Legalizing marijuana is supposed to have economic benefits for the state, but the rapid increase of illegal shops threatens to take millions of dollars in expected taxes from the state.

“At the very beginning, I didn’t think it was going to be a problem,” said Joanne Wilson founder of Gotham, a legal cannabis shop.

But Wilson was wrong about illegal cannabis stores sprouting up across the five boroughs. The City Council counted 1,500 of them.

“It’s affecting our bottom line,” Wilson said.

What You Need To Know

  • The City Council has counted 1,500 illegal cannabis stores

  • Within the five boroughs, the New York City sheriff says it's seized $14 million worth of product

  • New York’s sales tax revenue projections, if reached, will barely crack the top 10 of the state's highest first-year cannabis tax earnings

Wilson said the illegal marijuana market is growing like weeds, seemingly with a new shop on every block.

“It’s not okay that I have to compete with someone who can sell products at half the price because they don't have to deal with the tax problems,” Wilson said.

There’s a 13% state tax on the retail sale of cannabis products.

Consumers are only paying the tax in the city at the seven legal stores. The state projected $56 million in marijuana related tax revenue for fiscal year 2023, but has lost millions due to the illegal market.

“We’ve confiscated over $14 million worth of product, and estimated at 13% sales tax alone, we’re losing $1,931,000 approximately in revenue," said Sheriff Anthony Miranda.

That's within the five boroughs alone. Miranda said his department has issued more than 260 notices of violations and counting. That’s in addition to other agencies as part of a task force established by the mayor in 2021.

“And even with the fire department, they can issue violations to have a greater impact and more immediate impact,” Miranda said.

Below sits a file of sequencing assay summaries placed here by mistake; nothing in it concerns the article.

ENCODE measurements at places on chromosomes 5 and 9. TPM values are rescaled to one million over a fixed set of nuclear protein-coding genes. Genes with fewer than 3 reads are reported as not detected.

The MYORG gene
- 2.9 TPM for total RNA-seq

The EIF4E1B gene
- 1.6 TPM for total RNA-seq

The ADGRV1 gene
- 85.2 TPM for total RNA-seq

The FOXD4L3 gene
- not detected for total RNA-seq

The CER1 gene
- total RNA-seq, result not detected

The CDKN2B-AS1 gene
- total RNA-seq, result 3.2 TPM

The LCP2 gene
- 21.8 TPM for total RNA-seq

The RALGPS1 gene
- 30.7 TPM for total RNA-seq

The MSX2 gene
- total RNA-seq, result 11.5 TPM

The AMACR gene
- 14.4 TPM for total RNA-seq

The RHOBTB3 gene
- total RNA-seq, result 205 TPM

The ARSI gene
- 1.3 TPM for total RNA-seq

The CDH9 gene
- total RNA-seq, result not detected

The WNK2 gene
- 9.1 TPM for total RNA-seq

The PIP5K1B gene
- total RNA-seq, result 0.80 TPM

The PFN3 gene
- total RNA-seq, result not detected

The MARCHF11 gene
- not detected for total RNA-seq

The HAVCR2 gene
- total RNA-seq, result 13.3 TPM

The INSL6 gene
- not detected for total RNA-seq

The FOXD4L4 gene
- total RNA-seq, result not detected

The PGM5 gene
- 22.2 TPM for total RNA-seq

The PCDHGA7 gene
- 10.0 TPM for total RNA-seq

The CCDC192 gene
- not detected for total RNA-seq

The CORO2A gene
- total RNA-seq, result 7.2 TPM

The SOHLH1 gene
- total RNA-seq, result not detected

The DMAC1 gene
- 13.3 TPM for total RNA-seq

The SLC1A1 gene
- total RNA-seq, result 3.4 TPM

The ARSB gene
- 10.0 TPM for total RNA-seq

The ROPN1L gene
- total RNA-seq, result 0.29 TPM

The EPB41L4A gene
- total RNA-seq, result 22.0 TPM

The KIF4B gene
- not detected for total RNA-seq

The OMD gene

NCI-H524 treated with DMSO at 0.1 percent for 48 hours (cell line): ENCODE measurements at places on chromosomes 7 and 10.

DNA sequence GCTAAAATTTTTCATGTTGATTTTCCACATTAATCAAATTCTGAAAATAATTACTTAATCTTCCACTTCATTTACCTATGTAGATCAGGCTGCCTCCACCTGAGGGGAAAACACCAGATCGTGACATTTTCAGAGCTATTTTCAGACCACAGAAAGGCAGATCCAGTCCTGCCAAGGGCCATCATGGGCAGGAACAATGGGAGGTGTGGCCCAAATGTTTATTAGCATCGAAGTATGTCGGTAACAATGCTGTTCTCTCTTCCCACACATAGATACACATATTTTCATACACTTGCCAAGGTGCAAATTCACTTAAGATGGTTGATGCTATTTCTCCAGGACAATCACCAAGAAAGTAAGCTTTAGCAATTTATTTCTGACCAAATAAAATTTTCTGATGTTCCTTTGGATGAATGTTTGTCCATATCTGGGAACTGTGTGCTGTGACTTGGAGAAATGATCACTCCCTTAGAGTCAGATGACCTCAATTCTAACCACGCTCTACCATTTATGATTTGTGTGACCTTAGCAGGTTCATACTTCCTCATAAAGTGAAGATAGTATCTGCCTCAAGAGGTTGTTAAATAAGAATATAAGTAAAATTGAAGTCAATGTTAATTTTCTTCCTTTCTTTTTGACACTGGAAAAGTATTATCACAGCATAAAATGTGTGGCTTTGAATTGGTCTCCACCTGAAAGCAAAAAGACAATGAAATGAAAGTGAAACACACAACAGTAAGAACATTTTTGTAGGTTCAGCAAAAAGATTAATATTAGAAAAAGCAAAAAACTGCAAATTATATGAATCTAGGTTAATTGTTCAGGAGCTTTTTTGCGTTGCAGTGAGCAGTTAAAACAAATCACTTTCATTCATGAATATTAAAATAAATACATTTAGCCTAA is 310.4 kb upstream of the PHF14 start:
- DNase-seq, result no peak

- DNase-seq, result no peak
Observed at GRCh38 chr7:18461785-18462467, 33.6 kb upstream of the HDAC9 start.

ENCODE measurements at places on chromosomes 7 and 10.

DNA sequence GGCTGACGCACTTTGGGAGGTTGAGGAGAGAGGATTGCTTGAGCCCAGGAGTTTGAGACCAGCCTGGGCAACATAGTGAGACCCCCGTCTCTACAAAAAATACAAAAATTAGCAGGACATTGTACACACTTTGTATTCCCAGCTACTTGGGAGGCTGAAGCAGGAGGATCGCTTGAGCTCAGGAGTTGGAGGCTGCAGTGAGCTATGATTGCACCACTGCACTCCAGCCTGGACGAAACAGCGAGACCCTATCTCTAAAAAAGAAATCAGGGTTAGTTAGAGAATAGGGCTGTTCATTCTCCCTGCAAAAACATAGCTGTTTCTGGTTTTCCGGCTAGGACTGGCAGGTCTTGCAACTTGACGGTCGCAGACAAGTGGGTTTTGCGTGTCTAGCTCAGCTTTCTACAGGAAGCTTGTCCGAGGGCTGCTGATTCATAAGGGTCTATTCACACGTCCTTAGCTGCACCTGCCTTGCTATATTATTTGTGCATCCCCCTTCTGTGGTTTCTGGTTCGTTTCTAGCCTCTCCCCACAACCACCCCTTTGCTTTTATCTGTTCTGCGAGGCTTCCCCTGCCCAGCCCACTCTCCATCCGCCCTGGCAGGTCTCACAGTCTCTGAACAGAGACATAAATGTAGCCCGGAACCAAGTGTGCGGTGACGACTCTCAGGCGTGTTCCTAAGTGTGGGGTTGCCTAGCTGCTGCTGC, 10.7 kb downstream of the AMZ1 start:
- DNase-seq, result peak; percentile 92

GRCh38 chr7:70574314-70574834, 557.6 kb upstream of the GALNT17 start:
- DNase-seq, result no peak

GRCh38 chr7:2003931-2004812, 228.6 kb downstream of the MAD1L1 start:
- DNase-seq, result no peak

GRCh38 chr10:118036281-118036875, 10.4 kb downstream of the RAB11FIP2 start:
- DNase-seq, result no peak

The state Office of Cannabis Management awarded the first couple of rounds of licenses to people with marijuana related criminal offenses and businesses focused on social equity.

Wilson said there must be stronger laws so the legal stores can establish, as intended, before the pool of eligible applicants expands.

“All of these stores would be doing a tremendous amount more volume than they are doing now,” Wilson said.

"It's pervasive," said Jesse Campoamor a former senior advisor to Governor Andrew Cuomo.

Campoamor now works to help businesses enter the legal cannabis market. He also helped negotiate and pass the Marijuana Regulation and Taxation Act.

“We’re expecting this market to perform in certain ways that it’s going to take time for us to get there,” Campoamor said.

He said laws targeting illegal operators and new regulations holding their landlords responsible are a step in the right direction, with potential civil fines now reaching up to $20,000, but more needs to be done.

Despite the changes, Wilson says it still doesn’t seem like anything is being done and she's worried about her profits.

"It's not moderated by the state, and it's wrong," Wilson said.

A recently released report shows New York’s sales tax revenue projections of $56 million is lackluster compared to other state’s actual earnings.

New York’s projected earnings, if reached, will barely crack the top ten, slightly out earning Montana’s $42 million in sales tax revenue.

The next closest earnings is Oregon at $150 million.

In context, several of these high earning states were able to perform well because they did not have competition from surrounding states, while New York sits in close proximity to New Jersey, Massachusetts, Connecticut and others.